Leaders of the NZ Entertainment Industry Acknowledged
Leaders of the NZ Entertainment Industry Acknowledged
An Instigator, a Pioneer, and a Guru
Claiming 170 years’ experience between the three of them, Rex Gilfillan, Peter Frater and Chris McKenzie all received achievement awards at the recent ETNZ Conference in Wellington, NZ.
With careers spanning six decades, and hurtling towards seven, these unstoppable stalwarts of the industry have had an extraordinary impact on the entertainment industry, not only in terms of technical knowledge but by virtue of their personal commitment to the sector.
Peter Frater – Industry Achievement Award
Peter is a fixture of the Wellington theatre scene, occasionally on the boards, largely behind the scenes, and for the last fifteen years until very recently on the door of the Wellington Opera House.
His service to the entertainment industry has included instigating the not-for-profit Newtown Music Festival, now the biggest annual street fair and free music festival in New Zealand with 12 stages and 80,000 visitors.
Back when it started in the mid-90s, Peter unearthed local Cook Island dancers, Samoan opera singers, rap and folk bands, all reflecting the vibrant, diverse and inclusive nature of Newtown. To this day the festival, and Peter, retain this love for the local community.
Peter also led the campaign to save the St James, an Edwardian theatre, threatened with demolition by a private development corporation. His passion and commitment to preserving this Wellington icon resulted in the City Council’s purchase in 1993, subsequent refurbishment and its place now as a leading venue for the arts.
Grant Gilbert, Live Event Independent Contractor and past president of the ETNZ, recalls Peter calling him up to tell him he’d got the key for the empty theatre, “We went down in the dark and checked it out, played with a few switches and got a few lights going. Then Peter pretty much moved in as tech and got things going.”
For Grant, this is the perfect example of the kind of guy Peter is, “He will give up his own time and get something done, rather than wait to get paid for it. He’ll provide all his own personal equipment to help get something going, and to make sure it is done safely.”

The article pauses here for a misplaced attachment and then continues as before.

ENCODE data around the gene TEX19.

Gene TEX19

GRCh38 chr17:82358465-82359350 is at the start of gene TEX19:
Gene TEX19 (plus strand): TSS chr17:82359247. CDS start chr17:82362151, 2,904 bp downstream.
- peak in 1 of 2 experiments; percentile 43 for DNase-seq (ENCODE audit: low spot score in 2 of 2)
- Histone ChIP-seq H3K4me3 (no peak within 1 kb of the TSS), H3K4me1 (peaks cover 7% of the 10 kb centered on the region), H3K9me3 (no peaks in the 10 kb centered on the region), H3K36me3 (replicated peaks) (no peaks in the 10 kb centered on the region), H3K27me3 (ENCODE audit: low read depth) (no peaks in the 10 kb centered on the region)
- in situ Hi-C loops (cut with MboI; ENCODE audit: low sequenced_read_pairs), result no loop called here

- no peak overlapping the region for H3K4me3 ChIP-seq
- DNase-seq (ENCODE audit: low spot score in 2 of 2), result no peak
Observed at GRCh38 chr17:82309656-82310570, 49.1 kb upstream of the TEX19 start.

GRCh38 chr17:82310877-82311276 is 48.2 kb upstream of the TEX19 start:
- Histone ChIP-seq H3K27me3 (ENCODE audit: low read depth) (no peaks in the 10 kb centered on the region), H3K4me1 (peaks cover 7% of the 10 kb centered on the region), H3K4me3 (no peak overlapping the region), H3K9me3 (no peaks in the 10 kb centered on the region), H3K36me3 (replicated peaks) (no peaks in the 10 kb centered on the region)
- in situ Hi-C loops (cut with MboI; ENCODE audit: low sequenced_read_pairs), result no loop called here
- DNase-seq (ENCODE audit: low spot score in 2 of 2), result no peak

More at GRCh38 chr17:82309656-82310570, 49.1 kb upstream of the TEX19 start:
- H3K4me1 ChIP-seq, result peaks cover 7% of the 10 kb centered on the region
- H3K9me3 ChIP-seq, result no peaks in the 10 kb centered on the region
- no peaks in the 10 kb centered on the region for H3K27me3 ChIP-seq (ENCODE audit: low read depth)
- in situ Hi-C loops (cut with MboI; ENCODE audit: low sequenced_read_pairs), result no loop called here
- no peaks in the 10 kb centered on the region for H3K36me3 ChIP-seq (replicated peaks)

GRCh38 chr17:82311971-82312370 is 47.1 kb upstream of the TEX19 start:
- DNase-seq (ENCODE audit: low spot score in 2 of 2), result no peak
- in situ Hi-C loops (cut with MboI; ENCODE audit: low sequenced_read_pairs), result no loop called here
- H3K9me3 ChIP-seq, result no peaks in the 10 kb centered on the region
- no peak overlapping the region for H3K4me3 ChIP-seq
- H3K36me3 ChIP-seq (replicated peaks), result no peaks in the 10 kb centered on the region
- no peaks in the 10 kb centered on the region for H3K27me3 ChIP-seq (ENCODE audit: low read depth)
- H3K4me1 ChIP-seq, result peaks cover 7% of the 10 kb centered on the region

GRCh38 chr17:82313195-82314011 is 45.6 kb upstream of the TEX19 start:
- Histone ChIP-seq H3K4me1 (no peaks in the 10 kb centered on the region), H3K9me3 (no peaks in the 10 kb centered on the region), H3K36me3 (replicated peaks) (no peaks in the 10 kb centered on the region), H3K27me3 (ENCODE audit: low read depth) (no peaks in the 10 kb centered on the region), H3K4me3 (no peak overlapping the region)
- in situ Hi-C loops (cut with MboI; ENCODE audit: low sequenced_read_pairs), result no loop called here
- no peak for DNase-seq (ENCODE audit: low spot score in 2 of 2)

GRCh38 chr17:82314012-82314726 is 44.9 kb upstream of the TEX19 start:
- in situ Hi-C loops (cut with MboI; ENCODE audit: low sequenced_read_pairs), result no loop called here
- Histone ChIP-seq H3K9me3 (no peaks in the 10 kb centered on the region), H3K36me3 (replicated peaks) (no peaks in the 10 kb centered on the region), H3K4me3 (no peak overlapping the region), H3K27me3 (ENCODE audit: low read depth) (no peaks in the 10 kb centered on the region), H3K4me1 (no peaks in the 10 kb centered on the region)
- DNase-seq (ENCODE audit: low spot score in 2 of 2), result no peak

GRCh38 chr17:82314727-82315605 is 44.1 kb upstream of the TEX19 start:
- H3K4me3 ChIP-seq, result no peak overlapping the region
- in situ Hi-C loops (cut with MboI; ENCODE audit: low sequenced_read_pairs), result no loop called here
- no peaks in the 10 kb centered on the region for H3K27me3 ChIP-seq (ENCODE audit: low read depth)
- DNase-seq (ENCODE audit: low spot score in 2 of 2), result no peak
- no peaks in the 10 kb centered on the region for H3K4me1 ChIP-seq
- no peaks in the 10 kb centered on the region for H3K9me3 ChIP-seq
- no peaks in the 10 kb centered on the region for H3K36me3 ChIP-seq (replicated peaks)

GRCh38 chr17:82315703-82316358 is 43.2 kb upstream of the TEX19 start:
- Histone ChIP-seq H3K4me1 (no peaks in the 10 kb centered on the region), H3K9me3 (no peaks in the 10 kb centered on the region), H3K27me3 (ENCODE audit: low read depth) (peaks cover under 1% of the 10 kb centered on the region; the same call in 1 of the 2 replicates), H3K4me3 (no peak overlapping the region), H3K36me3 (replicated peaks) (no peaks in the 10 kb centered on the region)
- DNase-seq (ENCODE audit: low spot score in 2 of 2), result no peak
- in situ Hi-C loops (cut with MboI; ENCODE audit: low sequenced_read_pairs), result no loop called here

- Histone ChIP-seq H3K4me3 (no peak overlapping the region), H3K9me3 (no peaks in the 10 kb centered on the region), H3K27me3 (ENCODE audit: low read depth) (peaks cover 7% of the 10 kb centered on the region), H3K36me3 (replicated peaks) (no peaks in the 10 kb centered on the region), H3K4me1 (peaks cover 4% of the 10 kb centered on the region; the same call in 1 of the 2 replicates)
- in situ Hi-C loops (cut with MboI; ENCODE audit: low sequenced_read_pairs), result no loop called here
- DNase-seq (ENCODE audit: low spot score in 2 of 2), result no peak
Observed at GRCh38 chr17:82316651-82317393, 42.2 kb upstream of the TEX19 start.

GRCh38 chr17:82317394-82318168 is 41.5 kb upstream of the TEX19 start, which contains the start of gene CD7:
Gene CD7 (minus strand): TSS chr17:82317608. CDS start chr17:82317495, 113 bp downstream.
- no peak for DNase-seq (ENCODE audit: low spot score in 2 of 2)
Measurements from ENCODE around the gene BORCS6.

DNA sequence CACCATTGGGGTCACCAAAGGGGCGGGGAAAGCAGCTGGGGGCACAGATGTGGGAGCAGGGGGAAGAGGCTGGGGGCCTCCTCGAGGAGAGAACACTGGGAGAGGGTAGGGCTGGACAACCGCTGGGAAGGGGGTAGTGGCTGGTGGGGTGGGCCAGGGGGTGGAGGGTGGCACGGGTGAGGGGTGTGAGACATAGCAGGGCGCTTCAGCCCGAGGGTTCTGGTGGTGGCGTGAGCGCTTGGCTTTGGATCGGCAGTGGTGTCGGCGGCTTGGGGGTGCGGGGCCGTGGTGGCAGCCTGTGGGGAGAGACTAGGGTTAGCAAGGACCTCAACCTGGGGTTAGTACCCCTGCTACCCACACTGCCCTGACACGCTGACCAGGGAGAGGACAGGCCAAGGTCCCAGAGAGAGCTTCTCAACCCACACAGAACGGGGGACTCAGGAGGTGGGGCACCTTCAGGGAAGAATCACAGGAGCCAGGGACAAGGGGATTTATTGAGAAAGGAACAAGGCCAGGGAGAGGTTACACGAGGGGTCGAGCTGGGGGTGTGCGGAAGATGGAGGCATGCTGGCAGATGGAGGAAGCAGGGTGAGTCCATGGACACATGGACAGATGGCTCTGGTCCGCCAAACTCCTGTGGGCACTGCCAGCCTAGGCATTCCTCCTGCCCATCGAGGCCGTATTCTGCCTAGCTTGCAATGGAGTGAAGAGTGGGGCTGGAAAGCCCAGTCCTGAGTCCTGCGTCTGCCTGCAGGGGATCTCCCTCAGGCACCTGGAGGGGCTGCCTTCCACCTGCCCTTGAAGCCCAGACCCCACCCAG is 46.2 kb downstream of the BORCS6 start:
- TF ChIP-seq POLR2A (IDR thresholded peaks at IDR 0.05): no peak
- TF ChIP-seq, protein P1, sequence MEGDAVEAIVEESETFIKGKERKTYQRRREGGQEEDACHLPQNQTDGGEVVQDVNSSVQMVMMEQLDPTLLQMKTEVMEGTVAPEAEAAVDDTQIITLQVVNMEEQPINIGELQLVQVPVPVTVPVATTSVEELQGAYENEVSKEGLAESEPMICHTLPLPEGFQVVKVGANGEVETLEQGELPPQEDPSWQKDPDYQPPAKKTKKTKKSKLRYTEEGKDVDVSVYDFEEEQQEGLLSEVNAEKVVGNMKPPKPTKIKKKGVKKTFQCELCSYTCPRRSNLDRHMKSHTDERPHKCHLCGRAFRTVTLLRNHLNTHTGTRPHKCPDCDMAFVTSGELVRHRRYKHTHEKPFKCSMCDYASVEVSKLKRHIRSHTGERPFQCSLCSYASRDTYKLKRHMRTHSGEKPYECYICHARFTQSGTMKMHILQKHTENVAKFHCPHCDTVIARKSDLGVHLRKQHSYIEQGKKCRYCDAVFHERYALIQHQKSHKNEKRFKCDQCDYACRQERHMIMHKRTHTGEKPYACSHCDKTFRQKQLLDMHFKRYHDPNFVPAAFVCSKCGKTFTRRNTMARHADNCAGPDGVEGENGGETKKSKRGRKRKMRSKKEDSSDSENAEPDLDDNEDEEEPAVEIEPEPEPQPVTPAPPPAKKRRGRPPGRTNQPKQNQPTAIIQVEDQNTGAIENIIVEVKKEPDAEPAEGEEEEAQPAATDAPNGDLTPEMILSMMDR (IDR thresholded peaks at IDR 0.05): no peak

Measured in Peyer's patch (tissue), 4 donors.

Peter is also willing to take the time to share his knowledge, “He’s one of us old school techs and he likes to talk! If someone is smart enough to recognise that Peter has been around a long time, and tap into that knowledge, he is always available. He’s well read, well connected, and very approachable.”
Now 80, Peter has spent his last fifteen years manning the stage door at the Wellington Opera house until his dismissal via email in May of this year as part of a health and safety initiative to move to professional contractors.
[‘A 59-year career with the arts in Wellington ends with an email‘ – story at Stuff/Dominion Post]
An outpouring of shock at this heavy handed approach coursed across the nation’s capital culminating in a slot on national news and tea with 92 year old Dame Kate Harcourt who thanked Peter on behalf of the city for his service to theatre.
ETNZ joined Dame Kate, adding the appreciation of all the technical staff who had learned from him over the course of his 59 year career, which is apparently not over yet. Peter has told Grant that he has a few things he wants to do,
“I suspect he is beavering away on something. He cares passionately about the working conditions for front of house staff and he likes to stir things up, so we’ll see what happens next.”
Rex Gilfillan – Industry Achievement Award
Another 80 year old who is still making his mark on the industry, Rex Gilfillan was honoured for his leadership in the field of entertainment technology and innovative product development.
Rex founded Theatrelight in 1972 to provide a range of electronic lighting control products to the Theatre and Television industry and to launch his first memory lighting desk, the Memory Master.
Rex has written and designed the operating software for nearly every product Theatrelight has ever manufactured, utilising his own lighting design and operating experience to innovate to ensure the boards worked quickly and ergonomically.